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Mon May 7, 2012, 06:02 AM

FCC rule would end anonymity of political ads!

They aren't happy about it, but television broadcasters in Pittsburgh and other large media markets will soon have to put political advertising details online instead of in filing cabinets.

http://www.post-gazette.com/stories/news/politics-national/fcc-rule-would-end-anonymity-of-political-ads-634744/

6 replies, 1315 views

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Arrow 6 replies Author Time Post
Reply FCC rule would end anonymity of political ads! (Original post)
yortsed snacilbuper May 2012 OP
canuckledragger May 2012 #1
tclambert May 2012 #2
canuckledragger May 2012 #3
brooklynite May 2012 #4
KharmaTrain May 2012 #6
annabanana May 2012 #5

Response to yortsed snacilbuper (Original post)

Mon May 7, 2012, 06:21 AM

1. Watch the Koch-roaches scatter from the light!

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Response to yortsed snacilbuper (Original post)

Mon May 7, 2012, 06:50 AM

2. How deep does the identification go? Can they still use cover names for their groups?

It's easy for an oil company to bankroll a multi-million dollar "non-profit" group they call something like "American Prosperity Enterprise" that can spawn a subsidiary they call "Society for Health Information Telenetwork" or as many other shell organizations they want to hide where the money originally came from. Then they accept a few hundred $10 donations from normal citizens. The TV commercial will quietly say at the end "this ad brought to you by APE-SHIT, a grass-roots organization."

Most people won't go poking into the origins of APE-SHIT to find out exactly who the major donors are.

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Response to tclambert (Reply #2)

Mon May 7, 2012, 12:42 PM

3. here's an excellent resource I found the other day

for checking out backers:

http://www.sourcewatch.org/index.php?title=SourceWatch

Spread the word!

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Response to yortsed snacilbuper (Original post)

Mon May 7, 2012, 03:02 PM

4. I would take it another step...

You have the right to speak out as much as you want, but YOU have to give the message in the ad: no actors, no animated charts, no dark filtered photoshopped images. Think of it as a filmed version of the newspaper op-ed.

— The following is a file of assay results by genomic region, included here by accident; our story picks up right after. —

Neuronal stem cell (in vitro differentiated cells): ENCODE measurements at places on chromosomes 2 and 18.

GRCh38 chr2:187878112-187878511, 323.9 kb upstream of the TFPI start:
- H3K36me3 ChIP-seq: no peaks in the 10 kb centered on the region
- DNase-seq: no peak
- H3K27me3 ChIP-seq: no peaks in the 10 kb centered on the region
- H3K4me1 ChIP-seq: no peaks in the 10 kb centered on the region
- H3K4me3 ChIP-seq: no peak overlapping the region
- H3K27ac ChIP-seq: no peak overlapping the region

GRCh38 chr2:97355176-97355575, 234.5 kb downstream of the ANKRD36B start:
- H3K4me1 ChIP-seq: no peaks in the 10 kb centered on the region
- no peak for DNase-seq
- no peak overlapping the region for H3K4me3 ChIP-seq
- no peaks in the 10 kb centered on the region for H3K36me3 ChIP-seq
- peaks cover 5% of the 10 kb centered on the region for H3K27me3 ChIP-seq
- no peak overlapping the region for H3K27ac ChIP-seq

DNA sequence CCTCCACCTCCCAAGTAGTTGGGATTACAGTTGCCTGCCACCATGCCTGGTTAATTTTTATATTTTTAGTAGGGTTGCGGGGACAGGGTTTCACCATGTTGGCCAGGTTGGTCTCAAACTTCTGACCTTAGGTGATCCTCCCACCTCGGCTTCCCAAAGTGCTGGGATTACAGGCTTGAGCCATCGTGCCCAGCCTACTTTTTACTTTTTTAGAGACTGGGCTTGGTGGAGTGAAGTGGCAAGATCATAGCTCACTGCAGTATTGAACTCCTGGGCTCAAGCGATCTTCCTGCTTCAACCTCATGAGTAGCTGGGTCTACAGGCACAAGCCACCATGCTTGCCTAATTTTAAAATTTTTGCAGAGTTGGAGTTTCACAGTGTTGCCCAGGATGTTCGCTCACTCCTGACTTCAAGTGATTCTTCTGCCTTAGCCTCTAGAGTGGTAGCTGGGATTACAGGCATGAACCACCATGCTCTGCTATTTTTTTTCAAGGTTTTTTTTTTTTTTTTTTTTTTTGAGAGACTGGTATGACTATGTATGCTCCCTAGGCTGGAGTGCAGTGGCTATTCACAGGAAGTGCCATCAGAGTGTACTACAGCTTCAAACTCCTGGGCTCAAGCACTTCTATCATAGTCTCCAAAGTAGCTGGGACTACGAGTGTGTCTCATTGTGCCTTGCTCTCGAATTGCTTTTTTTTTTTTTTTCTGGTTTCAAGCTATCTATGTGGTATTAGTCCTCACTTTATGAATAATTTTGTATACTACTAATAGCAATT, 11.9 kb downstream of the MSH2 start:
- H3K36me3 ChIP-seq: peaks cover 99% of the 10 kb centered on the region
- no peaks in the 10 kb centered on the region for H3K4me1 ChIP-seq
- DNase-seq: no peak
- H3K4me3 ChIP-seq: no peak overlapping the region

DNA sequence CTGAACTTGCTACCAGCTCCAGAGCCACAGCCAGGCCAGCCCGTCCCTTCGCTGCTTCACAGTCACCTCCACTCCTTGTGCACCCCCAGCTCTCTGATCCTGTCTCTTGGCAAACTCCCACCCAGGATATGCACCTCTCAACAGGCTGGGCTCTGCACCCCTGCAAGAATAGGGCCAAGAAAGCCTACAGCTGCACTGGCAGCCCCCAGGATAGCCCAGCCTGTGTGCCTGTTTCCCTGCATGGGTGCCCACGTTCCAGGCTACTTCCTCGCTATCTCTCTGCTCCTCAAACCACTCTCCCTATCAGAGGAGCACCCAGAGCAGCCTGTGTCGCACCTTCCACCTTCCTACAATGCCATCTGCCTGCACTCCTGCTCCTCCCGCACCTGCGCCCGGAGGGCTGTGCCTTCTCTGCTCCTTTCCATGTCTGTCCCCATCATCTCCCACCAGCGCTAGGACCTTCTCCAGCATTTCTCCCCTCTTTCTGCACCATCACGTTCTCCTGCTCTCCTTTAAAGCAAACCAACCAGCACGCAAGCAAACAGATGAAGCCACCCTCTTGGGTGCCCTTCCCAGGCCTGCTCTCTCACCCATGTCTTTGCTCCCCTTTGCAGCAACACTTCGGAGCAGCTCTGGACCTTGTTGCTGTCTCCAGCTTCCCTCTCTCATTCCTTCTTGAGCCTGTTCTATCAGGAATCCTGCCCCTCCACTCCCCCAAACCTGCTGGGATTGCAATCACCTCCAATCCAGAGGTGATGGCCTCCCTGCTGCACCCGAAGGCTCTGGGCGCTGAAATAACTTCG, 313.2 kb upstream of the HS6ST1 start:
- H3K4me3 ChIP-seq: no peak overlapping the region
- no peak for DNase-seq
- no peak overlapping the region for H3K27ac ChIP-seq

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Response to brooklynite (Reply #4)

Mon May 7, 2012, 03:32 PM

6. That's Creeping Into First Ammendment Territory...

I'm all for full disclosure of those spending all the coin to pollute my television. I like to learn about corporations that either squander their money (like Papa Johns pizza) on rushpublicans so I can avoid doing any business with them or reward those that do support my prefered candidates. My hopes are the deluge of slime that is sure to hit the airwaves this fall will be so obxnious and/or offensive it will backfire on those who are spending the billions. If a person wants to throw big coin to try to alter the outcome of elections, we should have the right to know who that person is. The FCC ruling is a big step in that direction but I suspect will be held up by rushpublican members and stands no chance of passing through Congress if they get involved. Too many broadcasters are looking at those big wads of cash and the FCC won't step in their way from the motherlode.

That said...attempting to censor the message would not stand up in a court challenge. A political ad is sacrosanct...you can lie, defame your opponent...show aborted fetuses...courts have upheld the right of a candidate (and now their SuperPacs) to present whatever message they want "unfiltered" or uncensored. A broadcaster has a right to refuse political advertising but with the economy in the broadcast world still being in the doldrums the cash means far more than truth in advertising. It's the job of the campaign and its ground game to overcome the media blitz...

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Response to yortsed snacilbuper (Original post)

Mon May 7, 2012, 03:08 PM

5. Oh no!

What will Stephen Colbert say?

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